Search the Community
Showing results for tags 'casual water'.
Found 2 results
This topic is for the discussion of what happened at the 2016 PGA Championship to Jordan Spieth on the 7th hole. Jordan was on the cart path but didn't want to take relief from that as it would put him behind a big pine tree. His ball was also sitting in a puddle, so he wanted to take relief from casual water. After a protracted discussion with the RO, during which Jordan indicated his line of play to be to the right a little (to miss the tree), and attempted to drop several times toward the right near a second smaller puddle, Jordan finally dropped to the right somewhat and back a fair amount and, in taking his stance, was standing outside the casual water. He ostensibly used the club he'd use to hit the shot, and the RO cleared his play as he was not standing in the water, nor was his ball in the water, or the area of his swing. But when he played the ball his toes were "over" the water. I don't know if they touched much (or any?) water, but they were visibly within the boundary of the casual water. This was pointed out on the telecast immediately, as you'll see in the video, and later by Gary McCord in suggesting that people would be calling in. What do you think? To be clear, I'm not asking whether you think he gained an advantage, whether the rule is lame, whether call-ins should be allowed (the commentators didn't need to "call in" but they, too, aren't rules officials or members of the committee)… This discussion is solely about the Rules of Golf as it applies to this topic, and whether Jordan should be penalized. As best as I can, the order of events: Jordan finds his ball in a puddle on the cart path. He indicates to the RO he wishes to take relief. The RO indicates that this puddle is the instance of casual water they need to get away from. Jordan indicates his line of play, and the RO indicates the nearest point of relief (to the left of the puddle). Jordan measures one club length with his driver to the right and then tries to drop as far right as possible as it will leave him an easier shot. He even drops once or twice outside of a driver club length and is told to re-drop. He eventually drops and places, then takes a stance to show the RO that his foot is not in the casual water. (I believe this is also on tape - I saw the entire thing on the the live stream. The TNT coverage had less than the whole saga.). When he makes his swing, his foot (toes) is as you see above: in or over the casual water from which he took relief. So again, does this meet the definition of complete relief? Or does he deserve a penalty? Did he alter his stance from what he showed the RO? What do you think of this, as it relates to the application of the Rules of Golf?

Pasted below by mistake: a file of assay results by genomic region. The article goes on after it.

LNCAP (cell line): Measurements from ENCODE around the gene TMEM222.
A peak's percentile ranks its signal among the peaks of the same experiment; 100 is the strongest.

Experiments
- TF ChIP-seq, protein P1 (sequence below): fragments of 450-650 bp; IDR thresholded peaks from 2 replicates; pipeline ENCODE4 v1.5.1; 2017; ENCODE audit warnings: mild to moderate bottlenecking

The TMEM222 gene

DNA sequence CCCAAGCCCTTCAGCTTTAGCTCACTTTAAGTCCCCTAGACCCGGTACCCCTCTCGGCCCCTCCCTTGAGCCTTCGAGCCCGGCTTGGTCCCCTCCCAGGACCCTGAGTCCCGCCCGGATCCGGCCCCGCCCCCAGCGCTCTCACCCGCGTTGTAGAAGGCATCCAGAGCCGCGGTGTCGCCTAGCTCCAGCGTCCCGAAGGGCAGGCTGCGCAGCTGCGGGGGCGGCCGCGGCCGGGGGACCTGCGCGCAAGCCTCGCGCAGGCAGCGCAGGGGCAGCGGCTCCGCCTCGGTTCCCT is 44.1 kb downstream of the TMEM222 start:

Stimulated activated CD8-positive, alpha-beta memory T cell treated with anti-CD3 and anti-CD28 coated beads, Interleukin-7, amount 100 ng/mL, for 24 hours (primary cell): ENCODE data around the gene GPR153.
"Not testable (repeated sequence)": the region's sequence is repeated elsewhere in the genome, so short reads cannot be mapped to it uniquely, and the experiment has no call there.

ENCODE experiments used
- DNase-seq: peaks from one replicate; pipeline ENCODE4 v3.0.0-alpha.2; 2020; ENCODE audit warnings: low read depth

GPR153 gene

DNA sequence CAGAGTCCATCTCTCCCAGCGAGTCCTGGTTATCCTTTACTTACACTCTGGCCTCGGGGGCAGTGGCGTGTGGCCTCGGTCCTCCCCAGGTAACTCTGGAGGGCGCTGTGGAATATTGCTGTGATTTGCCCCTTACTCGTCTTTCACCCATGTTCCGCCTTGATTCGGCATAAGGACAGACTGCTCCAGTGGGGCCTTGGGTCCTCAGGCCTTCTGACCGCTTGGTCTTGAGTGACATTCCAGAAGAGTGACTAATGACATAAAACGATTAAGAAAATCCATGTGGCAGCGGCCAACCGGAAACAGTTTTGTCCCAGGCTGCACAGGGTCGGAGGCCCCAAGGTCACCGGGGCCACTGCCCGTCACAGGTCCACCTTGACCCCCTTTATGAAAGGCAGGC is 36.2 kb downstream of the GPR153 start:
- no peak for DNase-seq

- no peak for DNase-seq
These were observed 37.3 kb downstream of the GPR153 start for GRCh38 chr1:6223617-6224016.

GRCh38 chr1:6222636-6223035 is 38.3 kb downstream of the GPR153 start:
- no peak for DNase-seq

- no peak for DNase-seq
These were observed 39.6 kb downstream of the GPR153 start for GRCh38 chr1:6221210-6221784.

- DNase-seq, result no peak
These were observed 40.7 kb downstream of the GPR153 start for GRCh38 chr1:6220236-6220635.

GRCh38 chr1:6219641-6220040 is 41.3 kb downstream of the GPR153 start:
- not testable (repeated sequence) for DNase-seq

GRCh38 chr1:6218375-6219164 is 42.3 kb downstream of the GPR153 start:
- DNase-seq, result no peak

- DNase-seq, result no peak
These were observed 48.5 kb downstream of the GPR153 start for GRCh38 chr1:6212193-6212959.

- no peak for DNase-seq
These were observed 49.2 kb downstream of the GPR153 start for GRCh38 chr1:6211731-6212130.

Many years ago I played a team match format on an odd day. The bunkers were full of casual water, sometimes six inches or so deep. We were only told to re tee if we could not rake it out or certain it was in. A playing compeitior teed off and it clearly went in, he could not rake it out but was entitled relief. I hit next and since it was hazy I could not see my ball land, one competitor thought he saw it hit the bunker. It was possible my ball went into the casual water, but it may have bounced out of the bunker, or landed just beyond the bunker, and into tall grass. We could not find the ball in grass, so I believed it was also in the water. Due to the weather I did not put up much of a fight and ran back to re tee and made a nice round ruining 8. Perhaps I should've called for an official but in the cold and pouring rain I decided to just get on with it. I believe the competitor was right in any case. I think if I am certain it is in the casual water, and my competitor disagrees, it goes to any other competitor or spectator, and then the committee must rule. Now that I see Justin Rose having to re tee because he cannot climb a tree to identify his ball, I am wondering if you must also find a ball when in casual water, bunker or otherwise.